We don't know, Intel won't say. It only matters because if that is the case the dates are likely best case scenarios.
 


Many people don't know and those same people probably don't care. Even people like you that claim to know are saying incorrect information. I should say this is is likely wrong, but honestly nobody knows:
"Intel's 10nm process is 10% denser than both GF and TSMC's 7nm process and double Samsung's 10nm."

On paper Intel's 10nm and Globalfoundries 7nm look very similar it could go either way as to who has better denisites.
Can read the summary at the end of this, nothing has changed since it was written since we still don't have working samples of Gloflos 7nm:
https://www.semiwiki.com/forum/content/7191-iedm-2017-intel-versus-globalfoundries-leading-edge.html
 

bennie101

Distinguished
Feb 13, 2007
136
0
18,710
7
Yes sir a few more motherboard upgrades to do if you stick with Intel. Everyone knows that every chip they put out has to have a new board so will we have a x499 x599 xe699 boards? I think so the money train is rolling down the tracks Go Intel good job!
 

mlee 2500

Reputable
Oct 20, 2014
274
0
4,780
0


Yeah I'm still in that same i7-3770K boat that you were in, except I haven't jumped ship yet.

Been tempted, but the single core performance only improves by ~30%, and I've found that I get bigger bang for my buck by simply upgrading my GPU every few years.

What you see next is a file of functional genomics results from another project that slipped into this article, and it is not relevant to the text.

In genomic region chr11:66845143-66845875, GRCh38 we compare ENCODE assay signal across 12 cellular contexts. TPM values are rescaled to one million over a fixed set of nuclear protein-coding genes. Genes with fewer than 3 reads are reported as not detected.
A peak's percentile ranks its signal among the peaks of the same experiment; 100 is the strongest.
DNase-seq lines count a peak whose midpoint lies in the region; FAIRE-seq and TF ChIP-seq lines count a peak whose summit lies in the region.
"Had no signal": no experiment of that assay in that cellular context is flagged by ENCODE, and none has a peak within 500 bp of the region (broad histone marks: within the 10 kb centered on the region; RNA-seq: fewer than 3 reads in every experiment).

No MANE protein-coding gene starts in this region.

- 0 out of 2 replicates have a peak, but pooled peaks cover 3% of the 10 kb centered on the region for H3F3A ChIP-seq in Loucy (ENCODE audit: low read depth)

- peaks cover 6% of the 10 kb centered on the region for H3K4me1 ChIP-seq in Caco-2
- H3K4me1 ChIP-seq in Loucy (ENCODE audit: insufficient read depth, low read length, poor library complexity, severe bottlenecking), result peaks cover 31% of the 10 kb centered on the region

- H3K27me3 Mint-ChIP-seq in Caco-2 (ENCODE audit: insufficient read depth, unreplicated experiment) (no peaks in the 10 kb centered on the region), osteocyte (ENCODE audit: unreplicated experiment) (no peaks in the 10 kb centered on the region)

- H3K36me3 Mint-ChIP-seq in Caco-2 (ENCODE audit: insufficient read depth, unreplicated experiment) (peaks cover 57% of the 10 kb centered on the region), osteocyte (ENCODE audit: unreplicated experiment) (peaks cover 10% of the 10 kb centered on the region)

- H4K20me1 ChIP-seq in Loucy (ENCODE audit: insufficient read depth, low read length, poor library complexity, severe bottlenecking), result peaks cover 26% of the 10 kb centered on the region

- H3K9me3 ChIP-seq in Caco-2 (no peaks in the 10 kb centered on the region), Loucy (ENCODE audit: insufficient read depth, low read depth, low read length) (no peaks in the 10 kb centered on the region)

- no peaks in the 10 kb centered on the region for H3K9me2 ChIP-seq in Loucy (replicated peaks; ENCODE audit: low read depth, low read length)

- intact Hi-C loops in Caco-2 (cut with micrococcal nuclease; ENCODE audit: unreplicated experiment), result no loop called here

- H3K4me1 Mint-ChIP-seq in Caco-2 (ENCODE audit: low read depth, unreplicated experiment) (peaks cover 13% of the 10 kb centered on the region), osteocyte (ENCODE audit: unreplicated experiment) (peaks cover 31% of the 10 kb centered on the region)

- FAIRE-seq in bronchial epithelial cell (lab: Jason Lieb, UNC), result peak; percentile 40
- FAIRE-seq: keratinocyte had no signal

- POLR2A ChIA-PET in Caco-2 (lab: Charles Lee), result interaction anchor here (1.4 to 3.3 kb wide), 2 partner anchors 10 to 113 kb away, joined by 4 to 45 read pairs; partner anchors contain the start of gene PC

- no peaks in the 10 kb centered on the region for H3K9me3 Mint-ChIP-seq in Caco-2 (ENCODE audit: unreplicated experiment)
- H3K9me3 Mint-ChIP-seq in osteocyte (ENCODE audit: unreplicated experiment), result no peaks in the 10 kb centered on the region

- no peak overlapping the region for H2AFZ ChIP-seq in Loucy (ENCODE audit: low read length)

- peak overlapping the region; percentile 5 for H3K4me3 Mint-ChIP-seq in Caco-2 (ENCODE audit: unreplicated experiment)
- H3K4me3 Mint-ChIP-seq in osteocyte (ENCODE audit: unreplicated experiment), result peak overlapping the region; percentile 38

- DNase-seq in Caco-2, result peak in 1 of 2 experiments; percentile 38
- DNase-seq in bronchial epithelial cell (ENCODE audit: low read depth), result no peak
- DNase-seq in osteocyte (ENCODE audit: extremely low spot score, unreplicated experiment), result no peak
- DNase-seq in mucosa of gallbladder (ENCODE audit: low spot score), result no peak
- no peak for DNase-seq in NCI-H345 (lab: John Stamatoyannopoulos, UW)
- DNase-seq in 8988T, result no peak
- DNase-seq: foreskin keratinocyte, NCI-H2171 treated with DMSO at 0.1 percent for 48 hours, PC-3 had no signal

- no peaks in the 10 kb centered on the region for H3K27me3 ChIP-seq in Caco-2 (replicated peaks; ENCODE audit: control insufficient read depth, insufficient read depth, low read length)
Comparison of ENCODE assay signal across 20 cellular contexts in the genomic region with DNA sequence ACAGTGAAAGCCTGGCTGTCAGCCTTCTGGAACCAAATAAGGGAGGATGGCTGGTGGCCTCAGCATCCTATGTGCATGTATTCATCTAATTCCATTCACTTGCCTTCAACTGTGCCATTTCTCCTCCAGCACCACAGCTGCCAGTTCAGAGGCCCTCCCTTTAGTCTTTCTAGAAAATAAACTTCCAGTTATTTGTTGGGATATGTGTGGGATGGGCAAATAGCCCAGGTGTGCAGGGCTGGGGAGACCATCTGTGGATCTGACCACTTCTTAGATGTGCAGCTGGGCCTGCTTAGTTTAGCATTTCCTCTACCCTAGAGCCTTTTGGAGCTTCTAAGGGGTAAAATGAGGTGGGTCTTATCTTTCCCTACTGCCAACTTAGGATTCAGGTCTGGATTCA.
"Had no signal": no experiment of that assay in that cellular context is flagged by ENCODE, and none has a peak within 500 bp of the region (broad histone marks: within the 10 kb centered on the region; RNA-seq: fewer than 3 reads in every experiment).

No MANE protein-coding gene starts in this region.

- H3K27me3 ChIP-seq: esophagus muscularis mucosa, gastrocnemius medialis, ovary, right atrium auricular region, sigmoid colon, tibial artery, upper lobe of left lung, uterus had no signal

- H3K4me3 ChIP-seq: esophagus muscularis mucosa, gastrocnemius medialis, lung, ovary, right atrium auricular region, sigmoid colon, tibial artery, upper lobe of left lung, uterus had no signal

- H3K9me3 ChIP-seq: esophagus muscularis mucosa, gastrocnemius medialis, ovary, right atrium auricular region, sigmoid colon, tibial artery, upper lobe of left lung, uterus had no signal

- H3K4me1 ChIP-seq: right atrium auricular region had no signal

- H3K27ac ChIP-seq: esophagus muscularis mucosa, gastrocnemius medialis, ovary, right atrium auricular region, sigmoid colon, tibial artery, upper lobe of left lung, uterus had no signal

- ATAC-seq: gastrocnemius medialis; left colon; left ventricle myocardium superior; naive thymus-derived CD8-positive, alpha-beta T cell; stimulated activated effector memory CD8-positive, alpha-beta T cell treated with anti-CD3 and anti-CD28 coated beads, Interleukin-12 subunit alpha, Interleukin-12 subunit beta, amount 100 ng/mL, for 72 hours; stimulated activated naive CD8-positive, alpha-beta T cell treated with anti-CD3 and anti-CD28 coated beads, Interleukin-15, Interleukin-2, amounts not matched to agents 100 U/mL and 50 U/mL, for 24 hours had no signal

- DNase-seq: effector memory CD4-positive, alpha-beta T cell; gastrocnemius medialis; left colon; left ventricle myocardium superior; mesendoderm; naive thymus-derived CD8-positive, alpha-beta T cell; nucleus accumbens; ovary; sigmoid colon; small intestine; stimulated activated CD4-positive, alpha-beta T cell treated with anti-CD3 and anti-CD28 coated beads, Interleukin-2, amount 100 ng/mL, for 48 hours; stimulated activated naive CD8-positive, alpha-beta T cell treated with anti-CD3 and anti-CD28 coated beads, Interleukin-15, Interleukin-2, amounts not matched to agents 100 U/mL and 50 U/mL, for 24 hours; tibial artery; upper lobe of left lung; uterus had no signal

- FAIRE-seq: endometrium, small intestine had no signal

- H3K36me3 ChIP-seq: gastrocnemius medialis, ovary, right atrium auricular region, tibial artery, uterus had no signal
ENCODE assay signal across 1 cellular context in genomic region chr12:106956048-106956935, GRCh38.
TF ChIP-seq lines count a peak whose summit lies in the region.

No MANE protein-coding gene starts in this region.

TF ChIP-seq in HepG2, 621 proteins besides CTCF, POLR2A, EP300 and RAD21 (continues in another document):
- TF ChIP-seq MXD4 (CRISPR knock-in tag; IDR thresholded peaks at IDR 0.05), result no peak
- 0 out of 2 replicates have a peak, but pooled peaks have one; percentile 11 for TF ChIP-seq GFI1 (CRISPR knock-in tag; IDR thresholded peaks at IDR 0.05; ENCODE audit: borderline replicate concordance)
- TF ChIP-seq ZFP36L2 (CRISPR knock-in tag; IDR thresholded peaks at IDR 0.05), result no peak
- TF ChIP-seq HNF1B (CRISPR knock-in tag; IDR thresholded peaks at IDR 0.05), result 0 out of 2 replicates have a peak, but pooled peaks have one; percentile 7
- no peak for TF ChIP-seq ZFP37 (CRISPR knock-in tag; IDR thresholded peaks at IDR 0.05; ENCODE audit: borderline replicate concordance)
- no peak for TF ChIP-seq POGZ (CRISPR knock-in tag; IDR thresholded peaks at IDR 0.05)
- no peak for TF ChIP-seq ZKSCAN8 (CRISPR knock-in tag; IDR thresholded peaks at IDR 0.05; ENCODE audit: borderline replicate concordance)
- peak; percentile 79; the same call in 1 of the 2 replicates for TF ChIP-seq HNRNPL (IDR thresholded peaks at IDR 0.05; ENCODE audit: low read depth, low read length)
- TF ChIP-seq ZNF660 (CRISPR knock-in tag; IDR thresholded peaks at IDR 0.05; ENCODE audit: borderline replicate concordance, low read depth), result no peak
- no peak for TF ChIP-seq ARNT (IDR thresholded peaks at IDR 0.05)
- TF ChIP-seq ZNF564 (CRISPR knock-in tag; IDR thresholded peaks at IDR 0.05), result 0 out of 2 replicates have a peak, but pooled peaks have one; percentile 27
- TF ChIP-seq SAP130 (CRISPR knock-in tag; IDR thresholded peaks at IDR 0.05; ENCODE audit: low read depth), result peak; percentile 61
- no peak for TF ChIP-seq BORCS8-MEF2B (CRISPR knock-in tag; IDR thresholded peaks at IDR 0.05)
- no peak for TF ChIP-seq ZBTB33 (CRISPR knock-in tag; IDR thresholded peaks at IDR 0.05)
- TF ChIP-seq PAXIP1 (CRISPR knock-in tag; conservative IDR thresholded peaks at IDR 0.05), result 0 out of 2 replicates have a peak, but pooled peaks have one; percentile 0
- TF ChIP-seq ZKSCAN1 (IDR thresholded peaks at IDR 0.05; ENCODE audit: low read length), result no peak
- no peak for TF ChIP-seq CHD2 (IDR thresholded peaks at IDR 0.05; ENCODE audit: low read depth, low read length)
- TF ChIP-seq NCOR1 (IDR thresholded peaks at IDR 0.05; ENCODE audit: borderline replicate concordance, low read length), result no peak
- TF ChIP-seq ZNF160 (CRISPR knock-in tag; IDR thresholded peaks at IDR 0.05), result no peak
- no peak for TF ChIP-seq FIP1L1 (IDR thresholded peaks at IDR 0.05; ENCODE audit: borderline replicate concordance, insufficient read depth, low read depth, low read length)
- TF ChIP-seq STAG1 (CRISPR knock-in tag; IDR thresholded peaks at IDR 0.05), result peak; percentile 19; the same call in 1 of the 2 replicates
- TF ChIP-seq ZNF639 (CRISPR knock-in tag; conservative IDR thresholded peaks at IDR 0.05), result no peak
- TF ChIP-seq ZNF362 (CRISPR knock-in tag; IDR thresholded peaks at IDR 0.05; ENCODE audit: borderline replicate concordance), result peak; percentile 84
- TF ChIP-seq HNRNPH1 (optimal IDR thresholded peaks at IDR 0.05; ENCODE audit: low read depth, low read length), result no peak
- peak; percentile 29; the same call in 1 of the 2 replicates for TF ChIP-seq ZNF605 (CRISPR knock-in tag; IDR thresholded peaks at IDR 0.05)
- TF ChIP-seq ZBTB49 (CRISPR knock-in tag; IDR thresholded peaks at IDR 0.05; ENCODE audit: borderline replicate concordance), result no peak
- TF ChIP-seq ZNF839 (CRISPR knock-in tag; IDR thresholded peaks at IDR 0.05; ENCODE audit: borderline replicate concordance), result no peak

Of course that latest GPU might be getting a bit throttled by the motherboard at this point, but I haven't had any issues or limitations in the sort of games I tend to play (Total War, XCOM etc), so I'm resisting the temptation for another year or so.

It sucks though because I really WANT to build a new PC. I even went out and bought my next machines new Fractal R6 case, and it's just sitting there...mocking me...as we both wait for Intel to finally come out with something that will make the whole rebuild worthwhile.

I've never had a generation of CPU last me as long, and continue to provide sufficient performance, as that 3770K from 2012. It's absolutely crazy.
 

computerguy72

Distinguished
Sep 22, 2011
179
0
18,690
1
To JamesSneed:
We do indeed have the process information:
Intel 10nm process is: CPP 54, M2 Pitch 44, density MTx/mm = 106.1
GF 7nm process is: CPP 56, M2 Pitch 40, density MTx/mm = 98.21
TSMC 7nm process is: CPP 57, M2 PItch 40, density MTx/mm = 96.49
 

SkyBill40

Honorable


And those figures come from where, exactly? Provide your citation as you should have when you made the post.
 
Status
Not open for further replies.

ASK THE COMMUNITY

TRENDING THREADS